Think real hard

Famous physicist Murray Gell-Mann is supposed to have suggested that Richard Feynman solved problems with the following cutting edge technique:

  1. Write down the problem.
  2. Think real hard.
  3. Write down the solution.

Usually when people quote this, it’s to make a joke about how smart Feynman was. (If I tried this, I wouldn’t come up with quantum electrodynamics! I must not be able to think hard enough.) That’s one reading, but I prefer a different one.

When I started programming professionally, I was really excited about figuring out how to become a better programmer. (I still am!) So I asked a lot of people, “how can I become a better programmer?” But nobody gave me very satisfactory answers. They would tell me to play around with obscure programming languages, or study algorithms, or read papers, or do a bunch of other stuff that felt tangential and didn’t really move the needle.

In retrospect, I wish those people had just told me “think real hard.” I was looking for an easy way out—One Weird Trick to Programming Better—but programming is too hard for that.

That’s my preferred reading of the Feynman Algorithm: there is no one weird trick.

On the other hand, I have gotten a ton better at programming in the last four years. Not through any specific piece of advice, or any weird trick. Rather, it’s come by constantly trying to learn small new things, make small tool improvements, make my models a little deeper, work a little faster, come up with slightly better ideas. By, literally, thinking real hard, for a long, long time. The Feynman Algorithm works!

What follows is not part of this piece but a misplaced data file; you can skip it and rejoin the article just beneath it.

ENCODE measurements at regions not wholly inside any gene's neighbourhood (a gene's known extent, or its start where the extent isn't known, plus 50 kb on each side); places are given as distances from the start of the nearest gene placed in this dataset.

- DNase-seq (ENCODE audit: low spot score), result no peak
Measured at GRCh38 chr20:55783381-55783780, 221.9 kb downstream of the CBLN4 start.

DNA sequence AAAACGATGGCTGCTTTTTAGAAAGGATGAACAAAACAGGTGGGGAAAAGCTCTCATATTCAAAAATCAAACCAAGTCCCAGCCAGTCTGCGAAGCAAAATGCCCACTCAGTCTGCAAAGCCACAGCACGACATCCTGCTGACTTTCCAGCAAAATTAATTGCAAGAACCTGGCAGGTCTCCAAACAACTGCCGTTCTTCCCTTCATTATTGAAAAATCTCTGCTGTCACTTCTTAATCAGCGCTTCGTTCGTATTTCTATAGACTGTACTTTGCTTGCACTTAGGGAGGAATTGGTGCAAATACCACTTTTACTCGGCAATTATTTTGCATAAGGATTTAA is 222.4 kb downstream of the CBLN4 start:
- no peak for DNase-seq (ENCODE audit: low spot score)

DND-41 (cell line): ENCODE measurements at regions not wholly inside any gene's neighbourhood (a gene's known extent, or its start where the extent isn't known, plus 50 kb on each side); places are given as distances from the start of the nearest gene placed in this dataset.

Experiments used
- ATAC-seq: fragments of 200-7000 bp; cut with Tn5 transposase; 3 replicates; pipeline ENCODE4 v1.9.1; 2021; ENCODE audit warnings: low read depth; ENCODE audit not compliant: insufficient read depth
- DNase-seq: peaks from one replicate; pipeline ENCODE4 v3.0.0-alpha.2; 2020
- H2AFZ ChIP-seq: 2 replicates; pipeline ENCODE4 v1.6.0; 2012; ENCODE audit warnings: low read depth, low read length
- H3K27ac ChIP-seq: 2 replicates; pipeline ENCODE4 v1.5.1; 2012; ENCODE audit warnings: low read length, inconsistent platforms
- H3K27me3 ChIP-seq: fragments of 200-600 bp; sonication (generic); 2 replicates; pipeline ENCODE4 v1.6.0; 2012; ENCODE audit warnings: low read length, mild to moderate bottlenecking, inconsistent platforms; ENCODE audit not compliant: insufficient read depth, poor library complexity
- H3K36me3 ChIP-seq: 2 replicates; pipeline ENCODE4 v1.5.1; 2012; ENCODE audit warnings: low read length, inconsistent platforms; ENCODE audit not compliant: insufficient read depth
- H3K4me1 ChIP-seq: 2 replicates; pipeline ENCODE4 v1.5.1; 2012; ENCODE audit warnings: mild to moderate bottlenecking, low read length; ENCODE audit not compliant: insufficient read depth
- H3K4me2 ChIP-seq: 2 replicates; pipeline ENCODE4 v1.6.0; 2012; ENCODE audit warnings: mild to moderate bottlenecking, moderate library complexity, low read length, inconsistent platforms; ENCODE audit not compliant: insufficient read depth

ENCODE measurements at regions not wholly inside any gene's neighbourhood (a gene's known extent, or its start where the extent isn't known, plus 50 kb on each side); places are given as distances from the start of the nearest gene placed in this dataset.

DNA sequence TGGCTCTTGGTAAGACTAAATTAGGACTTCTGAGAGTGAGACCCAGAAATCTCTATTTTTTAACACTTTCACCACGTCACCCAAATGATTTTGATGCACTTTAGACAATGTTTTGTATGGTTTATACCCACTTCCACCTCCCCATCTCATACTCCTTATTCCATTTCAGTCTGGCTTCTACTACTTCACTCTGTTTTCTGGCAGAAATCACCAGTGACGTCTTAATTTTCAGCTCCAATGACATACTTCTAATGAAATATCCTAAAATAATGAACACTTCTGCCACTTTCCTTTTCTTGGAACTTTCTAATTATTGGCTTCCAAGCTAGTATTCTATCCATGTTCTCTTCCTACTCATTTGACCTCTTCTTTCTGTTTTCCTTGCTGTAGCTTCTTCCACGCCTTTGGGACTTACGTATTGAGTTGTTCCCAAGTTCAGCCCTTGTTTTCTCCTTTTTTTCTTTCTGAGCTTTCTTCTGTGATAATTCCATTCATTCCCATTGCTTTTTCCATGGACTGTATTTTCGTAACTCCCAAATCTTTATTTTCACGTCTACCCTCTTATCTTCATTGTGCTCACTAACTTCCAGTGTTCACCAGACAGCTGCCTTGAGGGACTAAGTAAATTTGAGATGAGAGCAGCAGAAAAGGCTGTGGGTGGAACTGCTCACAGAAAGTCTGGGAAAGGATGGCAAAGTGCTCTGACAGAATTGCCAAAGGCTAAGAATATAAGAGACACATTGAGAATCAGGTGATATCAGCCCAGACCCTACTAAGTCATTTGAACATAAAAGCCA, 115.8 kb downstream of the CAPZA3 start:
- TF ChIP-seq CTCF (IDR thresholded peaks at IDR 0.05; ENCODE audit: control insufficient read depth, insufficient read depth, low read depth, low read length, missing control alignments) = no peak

(That’s not to say good advice is impossible. I’m sure if Jeff Dean watched me go through my programming day, he would have tons of great tactical tips that would help me a lot. But even that depends on Jeff Dean being able to know which of his 10,000 tactical tips would be most useful to me. And the real difference between us isn’t the tactical tips, it’s the underlying models that generate the tips in the first place. Those seem to be nearly impossible to communicate.)

A lot of the things people ask for advice on fall into this category. “How can I be happier?” “How can I be more productive?” “How can I have a bigger impact on the world?” Sure, there are basic life hacks like sleeping well or getting exercise. But 99% of the “secret”—the thing that separates me from Gell-Mann, or Jeff Dean—is tacit knowledge. It often can’t be articulated any better than “think real hard.” But, believe it or not, thinking real hard, for real long, does work.


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